For a while, TikTok was replete with teenagers filming themselves eating or studying alone. Many of these clips were accompanied by the ‘mouse audio’ and described solitary activities as ‘mouse moments’, drawing inspiration from this viral clip of a mouse eating M&Ms alone.
In light of this, does loneliness always have to be something sad or even undesirable? It is, after all, an existential fact that our life experiences are wholly our own to hold on to. Nobody else could possibly comprehend the richness that another’s life may include, so it can be isolating to realise that nobody else “gets” it.
Romanticisation may then be a radical form of acceptance or even amplification of a feeling that has always existed. Aristotle postulated that “the chief forms of beauty are order and symmetry and definiteness,” so one might find some philosophical backing to such acceptance.
Without loneliness, we might not experience the same kind of bliss when finding genuine connection with people in our lives. As with several things in nature, perhaps loneliness is the yin to the yang of joy and hopefulness derived from relationships.
The pandemic may simply have served as an opportunity to delve deeper into our own consciousness, and realise the inherent value that lies in loneliness. Loneliness is what ultimately enables us to genuinely appreciate the moments spent together with others.
The dark side of romanticising loneliness
As with all things, however, romanticising loneliness can take on a much darker tone when it slips into the glorification of sadness. In its most extreme forms, the suffering that comes with loneliness is seen as valid, necessary or even desirable.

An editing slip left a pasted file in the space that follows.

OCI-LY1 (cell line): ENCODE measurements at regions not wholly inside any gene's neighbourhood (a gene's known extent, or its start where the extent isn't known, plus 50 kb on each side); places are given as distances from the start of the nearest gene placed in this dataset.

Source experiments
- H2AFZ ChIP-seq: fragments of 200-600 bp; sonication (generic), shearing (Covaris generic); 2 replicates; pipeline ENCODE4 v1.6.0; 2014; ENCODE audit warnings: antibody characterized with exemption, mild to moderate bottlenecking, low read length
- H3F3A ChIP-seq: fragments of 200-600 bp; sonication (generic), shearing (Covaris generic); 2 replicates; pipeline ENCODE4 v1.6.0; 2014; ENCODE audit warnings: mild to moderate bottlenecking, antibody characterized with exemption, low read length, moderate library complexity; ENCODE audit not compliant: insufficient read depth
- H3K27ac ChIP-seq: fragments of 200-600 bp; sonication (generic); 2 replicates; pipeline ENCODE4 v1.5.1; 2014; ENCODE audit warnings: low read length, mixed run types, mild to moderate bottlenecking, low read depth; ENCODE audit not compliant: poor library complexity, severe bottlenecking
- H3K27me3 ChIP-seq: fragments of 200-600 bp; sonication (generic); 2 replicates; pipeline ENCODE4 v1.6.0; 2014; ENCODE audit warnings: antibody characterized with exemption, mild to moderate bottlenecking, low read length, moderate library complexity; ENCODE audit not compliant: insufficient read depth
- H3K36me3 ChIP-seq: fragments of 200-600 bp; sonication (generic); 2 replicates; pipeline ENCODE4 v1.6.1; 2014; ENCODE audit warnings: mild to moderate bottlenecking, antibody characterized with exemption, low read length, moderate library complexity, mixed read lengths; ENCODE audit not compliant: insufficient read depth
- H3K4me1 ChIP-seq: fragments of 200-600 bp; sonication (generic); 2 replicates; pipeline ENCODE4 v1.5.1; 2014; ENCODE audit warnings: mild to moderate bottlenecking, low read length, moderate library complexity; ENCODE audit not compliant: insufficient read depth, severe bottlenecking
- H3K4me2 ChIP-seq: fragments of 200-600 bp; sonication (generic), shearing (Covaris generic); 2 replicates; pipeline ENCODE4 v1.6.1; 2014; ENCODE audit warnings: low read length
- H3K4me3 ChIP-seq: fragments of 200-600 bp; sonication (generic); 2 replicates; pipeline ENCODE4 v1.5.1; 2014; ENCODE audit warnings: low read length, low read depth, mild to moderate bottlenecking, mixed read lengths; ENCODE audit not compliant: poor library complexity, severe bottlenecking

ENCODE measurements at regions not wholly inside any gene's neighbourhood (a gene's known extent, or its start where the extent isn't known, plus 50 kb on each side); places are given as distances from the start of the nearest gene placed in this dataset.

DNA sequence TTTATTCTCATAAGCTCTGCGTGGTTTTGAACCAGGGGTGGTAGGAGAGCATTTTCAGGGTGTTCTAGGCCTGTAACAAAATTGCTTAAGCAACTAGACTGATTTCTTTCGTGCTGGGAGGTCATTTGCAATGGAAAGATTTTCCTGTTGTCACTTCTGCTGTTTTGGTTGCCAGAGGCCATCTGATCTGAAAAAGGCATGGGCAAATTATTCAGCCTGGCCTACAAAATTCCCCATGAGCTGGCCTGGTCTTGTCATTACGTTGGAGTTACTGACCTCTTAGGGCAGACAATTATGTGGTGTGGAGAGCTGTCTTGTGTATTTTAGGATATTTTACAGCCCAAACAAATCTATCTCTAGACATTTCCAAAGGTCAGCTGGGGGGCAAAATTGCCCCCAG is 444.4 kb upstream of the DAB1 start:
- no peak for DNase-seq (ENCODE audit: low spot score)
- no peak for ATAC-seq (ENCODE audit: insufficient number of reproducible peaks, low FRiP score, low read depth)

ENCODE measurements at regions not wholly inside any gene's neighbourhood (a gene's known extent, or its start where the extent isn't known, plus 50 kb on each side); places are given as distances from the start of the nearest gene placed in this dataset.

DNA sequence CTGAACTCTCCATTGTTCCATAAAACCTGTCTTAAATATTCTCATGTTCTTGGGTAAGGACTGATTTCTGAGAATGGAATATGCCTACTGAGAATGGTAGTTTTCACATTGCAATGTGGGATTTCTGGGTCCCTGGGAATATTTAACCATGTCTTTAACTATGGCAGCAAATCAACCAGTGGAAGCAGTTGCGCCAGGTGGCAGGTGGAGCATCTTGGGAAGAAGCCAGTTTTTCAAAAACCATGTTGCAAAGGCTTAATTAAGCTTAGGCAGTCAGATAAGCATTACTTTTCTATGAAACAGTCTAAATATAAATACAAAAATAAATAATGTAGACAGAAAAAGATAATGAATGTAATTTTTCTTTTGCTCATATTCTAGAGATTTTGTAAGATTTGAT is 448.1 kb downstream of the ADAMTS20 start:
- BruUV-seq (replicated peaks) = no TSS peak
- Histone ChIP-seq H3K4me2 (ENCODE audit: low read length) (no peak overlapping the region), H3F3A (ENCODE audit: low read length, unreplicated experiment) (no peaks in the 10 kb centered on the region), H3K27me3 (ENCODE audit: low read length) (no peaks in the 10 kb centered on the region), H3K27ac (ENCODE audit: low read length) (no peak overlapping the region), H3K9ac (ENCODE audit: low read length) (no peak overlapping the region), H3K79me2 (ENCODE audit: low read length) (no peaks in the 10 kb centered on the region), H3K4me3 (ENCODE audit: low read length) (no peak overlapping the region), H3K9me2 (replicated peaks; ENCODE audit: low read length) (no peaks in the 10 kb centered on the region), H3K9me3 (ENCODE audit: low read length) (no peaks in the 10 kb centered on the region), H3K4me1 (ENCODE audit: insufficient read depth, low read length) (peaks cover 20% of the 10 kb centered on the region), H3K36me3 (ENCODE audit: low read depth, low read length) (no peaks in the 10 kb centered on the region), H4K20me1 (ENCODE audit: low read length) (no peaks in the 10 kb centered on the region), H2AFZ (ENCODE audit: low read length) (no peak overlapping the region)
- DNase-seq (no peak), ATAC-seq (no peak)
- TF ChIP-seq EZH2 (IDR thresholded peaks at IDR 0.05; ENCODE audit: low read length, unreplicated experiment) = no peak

Often, we might be led to believe that strong emotions inherently hold more ‘value’: experiencing the pain of loneliness, for example, could make us a more ‘interesting’ or ‘complex’ person.
Such a phenomenon can clearly be observed in the concept of the ‘tortured artist’. From Michelangelo to van Gogh, we often admire the magnum opuses of artists for their ability to convey the artists’ tragic despair.
Yet, glamorising these artist’s pain by going as far as to call them “tragically beautiful” can be more detrimental than one might expect. After all, while sadness may fuel creativity, it is invalidating and dangerous to cite sadness as the sole reason for the work these artists produce.
There is a fine line between normalising and glamorising something as complex as loneliness. We can begin to broaden our view of artists by considering that perhaps, they may have produced art despite their sadness, rather than because of it.
We hope that we haven’t driven you further down a spiral of whether or not being lonely is good or bad. In fact, it’s neither (at least to us). What’s important is cultivating healthy relationships and coming to terms with the fact that loneliness, in some form and at some point in time, will be an emotion we grapple with.
While loneliness is an unavoidable part of the human experience, this doesn’t mean you have to fear it. Keep taking yourself on solo dates, or whatever you enjoy by yourself, for it is only then you truly get to know yourself inside and out. It doesn’t have to consume your life, unless of course, you truly enjoy your solitude—by all means, live life how you want to.